13.6 Case study (interval): Stents

A point estimate is our best guess for the value of the parameter, so it makes sense to build the confidence interval around that value. The standard error, which is a measure of the uncertainty associated with the point estimate, provides a guide for how large we should make the confidence interval. The 68-95-99.7 rule tells us that, in general, 95% of observations are within 2 standard errors of the mean. Here, we use the value 1.96 to be slightly more precise.

Constructing a 95% confidence interval.

When the sampling distribution of a point estimate can reasonably be modeled as normal, the point estimate we observe will be within 1.96 standard errors of the true value of interest about 95% of the time. Thus, a 95% confidence interval for such a point estimate can be constructed:

\[\text{point estimate} \pm 1.96 \times SE\]

We can be 95% confident this interval captures the true value.

Compute the area between -1.96 and 1.96 for a normal distribution with mean 0 and standard deviation 1.152

The point estimate from the opportunity cost study was that 20% fewer students would buy a video if they were reminded that money not spent now could be spent later on something else. The point estimate from this study can reasonably be modeled with a normal distribution, and a proper standard error for this point estimate is \(SE = 0.078.\) Construct a 95% confidence interval.


Since the conditions for the normal approximation have already been verified, we can move forward with the construction of the 95% confidence interval:

\[\text{point estimate} \pm 1.96 \times SE = 0.20 \pm 1.96 \times 0.078 = (0.047, 0.353)\]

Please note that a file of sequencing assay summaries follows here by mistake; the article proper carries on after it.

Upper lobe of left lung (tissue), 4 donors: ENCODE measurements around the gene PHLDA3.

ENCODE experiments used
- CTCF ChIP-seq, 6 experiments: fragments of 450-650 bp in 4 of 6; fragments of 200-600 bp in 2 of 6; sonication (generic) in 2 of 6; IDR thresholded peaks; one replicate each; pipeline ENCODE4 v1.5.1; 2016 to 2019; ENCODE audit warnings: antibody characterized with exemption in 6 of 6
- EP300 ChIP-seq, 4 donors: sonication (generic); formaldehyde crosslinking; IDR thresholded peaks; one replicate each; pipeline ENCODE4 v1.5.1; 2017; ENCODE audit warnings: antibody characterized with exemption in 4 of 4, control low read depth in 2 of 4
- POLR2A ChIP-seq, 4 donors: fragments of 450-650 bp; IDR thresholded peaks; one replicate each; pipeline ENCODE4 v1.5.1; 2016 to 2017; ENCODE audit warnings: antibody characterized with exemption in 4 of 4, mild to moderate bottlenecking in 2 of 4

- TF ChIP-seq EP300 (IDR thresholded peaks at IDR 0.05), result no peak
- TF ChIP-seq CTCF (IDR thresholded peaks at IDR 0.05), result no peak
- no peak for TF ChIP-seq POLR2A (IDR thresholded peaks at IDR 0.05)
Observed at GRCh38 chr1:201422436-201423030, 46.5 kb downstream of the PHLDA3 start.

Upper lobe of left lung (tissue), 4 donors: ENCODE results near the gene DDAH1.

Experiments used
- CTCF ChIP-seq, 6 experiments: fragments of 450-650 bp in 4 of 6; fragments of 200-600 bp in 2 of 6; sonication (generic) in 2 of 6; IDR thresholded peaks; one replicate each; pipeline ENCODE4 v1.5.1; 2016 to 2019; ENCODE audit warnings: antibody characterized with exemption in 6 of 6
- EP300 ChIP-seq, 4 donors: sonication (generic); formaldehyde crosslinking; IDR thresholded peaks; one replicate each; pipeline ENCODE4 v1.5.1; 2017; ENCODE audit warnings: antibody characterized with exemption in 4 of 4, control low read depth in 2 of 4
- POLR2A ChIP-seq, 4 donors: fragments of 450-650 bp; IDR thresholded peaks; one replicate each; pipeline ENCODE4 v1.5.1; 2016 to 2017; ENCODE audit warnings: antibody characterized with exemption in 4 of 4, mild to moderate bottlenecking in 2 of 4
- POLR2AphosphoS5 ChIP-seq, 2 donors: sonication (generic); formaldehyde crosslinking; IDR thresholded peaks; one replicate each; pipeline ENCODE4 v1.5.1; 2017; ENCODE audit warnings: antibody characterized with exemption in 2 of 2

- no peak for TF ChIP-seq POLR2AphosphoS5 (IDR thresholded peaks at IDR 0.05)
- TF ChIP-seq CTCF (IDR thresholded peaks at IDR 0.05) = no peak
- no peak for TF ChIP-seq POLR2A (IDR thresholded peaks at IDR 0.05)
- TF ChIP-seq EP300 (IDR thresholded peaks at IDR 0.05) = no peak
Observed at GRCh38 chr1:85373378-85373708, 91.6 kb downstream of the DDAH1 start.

We are 95% confident that the video purchase rate resulting from the treatment is between 4.7% and 35.3% lower than in the control group. Since this confidence interval does not contain 0, it is consistent with our earlier result where we rejected the notion of “no difference” using a hypothesis test.

Note that we’ve used SE = 0.078 from the last section. However, it would more generally be appropriate to recompute the SE slightly differently for this confidence interval using sample proportions. Don’t worry about this detail for now since the two resulting standard errors are, in this case, almost identical.

13.6.1 Observed data

Consider an experiment that examined whether implanting a stent in the brain of a patient at risk for a stroke helps reduce the risk of a stroke. The results from the first 30 days of this study, which included 451 patients, are summarized in Table 13.1. These results are surprising! The point estimate suggests that patients who received stents may have a higher risk of stroke: \(p_{trmt} - p_{ctrl} = 0.090.\)

Table 13.1: Descriptive statistics for 30-day results for the stent study.
Group Stroke No event Total
control 214 13 227
treatment 191 33 224
Total 405 46 451

The stent30 data can be found in the openintro R package.

13.6.2 Variability of the statistic

Consider the stent study and results. The conditions necessary to ensure the point estimate \(p_{trmt} - p_{ctrl} = 0.090\) is nearly normal have been verified for you, and the estimate’s standard error is \(SE = 0.028.\) Construct a 95% confidence interval for the change in 30-day stroke rates from usage of the stent.